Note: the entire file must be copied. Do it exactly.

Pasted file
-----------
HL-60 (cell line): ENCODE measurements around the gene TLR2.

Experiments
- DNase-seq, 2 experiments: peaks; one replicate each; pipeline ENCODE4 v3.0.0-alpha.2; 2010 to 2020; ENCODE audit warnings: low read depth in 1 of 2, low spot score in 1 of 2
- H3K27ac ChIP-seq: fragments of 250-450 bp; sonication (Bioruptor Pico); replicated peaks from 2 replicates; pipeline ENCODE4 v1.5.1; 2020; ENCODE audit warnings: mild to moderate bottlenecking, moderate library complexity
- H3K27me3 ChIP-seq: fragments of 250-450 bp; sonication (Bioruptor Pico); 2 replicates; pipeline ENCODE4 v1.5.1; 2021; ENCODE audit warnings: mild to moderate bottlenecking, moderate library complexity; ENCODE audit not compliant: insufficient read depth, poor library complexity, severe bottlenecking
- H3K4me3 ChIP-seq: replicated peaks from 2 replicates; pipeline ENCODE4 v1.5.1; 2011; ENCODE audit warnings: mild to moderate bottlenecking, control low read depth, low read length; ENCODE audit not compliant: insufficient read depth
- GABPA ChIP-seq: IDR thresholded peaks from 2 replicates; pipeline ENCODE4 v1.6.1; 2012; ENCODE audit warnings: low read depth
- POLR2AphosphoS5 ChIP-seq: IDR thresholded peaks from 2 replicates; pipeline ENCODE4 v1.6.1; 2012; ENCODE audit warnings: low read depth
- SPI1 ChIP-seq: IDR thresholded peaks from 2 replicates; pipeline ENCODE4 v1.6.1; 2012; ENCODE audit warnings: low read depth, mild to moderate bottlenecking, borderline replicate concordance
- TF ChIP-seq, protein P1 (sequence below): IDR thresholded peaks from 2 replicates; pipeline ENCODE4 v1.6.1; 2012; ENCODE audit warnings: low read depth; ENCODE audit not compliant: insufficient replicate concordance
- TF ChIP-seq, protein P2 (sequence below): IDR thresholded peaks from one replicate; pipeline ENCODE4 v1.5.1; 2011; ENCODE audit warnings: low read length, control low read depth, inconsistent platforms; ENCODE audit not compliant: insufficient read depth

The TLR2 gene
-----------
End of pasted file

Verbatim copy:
HL-60 (cell line): ENCODE measurements around the gene TLR2.

Experiments
- DNase-seq, 2 experiments: peaks; one replicate each; pipeline ENCODE4 v3.0.0-alpha.2; 2010 to 2020; ENCODE audit warnings: low read depth in 1 of 2, low spot score in 1 of 2
- H3K27ac ChIP-seq: fragments of 250-450 bp; sonication (Bioruptor Pico); replicated peaks from 2 replicates; pipeline ENCODE4 v1.5.1; 2020; ENCODE audit warnings: mild to moderate bottlenecking, moderate library complexity
- H3K27me3 ChIP-seq: fragments of 250-450 bp; sonication (Bioruptor Pico); 2 replicates; pipeline ENCODE4 v1.5.1; 2021; ENCODE audit warnings: mild to moderate bottlenecking, moderate library complexity; ENCODE audit not compliant: insufficient read depth, poor library complexity, severe bottlenecking
- H3K4me3 ChIP-seq: replicated peaks from 2 replicates; pipeline ENCODE4 v1.5.1; 2011; ENCODE audit warnings: mild to moderate bottlenecking, control low read depth, low read length; ENCODE audit not compliant: insufficient read depth
- GABPA ChIP-seq: IDR thresholded peaks from 2 replicates; pipeline ENCODE4 v1.6.1; 2012; ENCODE audit warnings: low read depth
- POLR2AphosphoS5 ChIP-seq: IDR thresholded peaks from 2 replicates; pipeline ENCODE4 v1.6.1; 2012; ENCODE audit warnings: low read depth
- SPI1 ChIP-seq: IDR thresholded peaks from 2 replicates; pipeline ENCODE4 v1.6.1; 2012; ENCODE audit warnings: low read depth, mild to moderate bottlenecking, borderline replicate concordance
- TF ChIP-seq, protein P1 (sequence below): IDR thresholded peaks from 2 replicates; pipeline ENCODE4 v1.6.1; 2012; ENCODE audit warnings: low read depth; ENCODE audit not compliant: insufficient replicate concordance
- TF ChIP-seq, protein P2 (sequence below): IDR thresholded peaks from one replicate; pipeline ENCODE4 v1.5.1; 2011; ENCODE audit warnings: low read length, control low read depth, inconsistent platforms; ENCODE audit not compliant: insufficient read depth

The TLR2 gene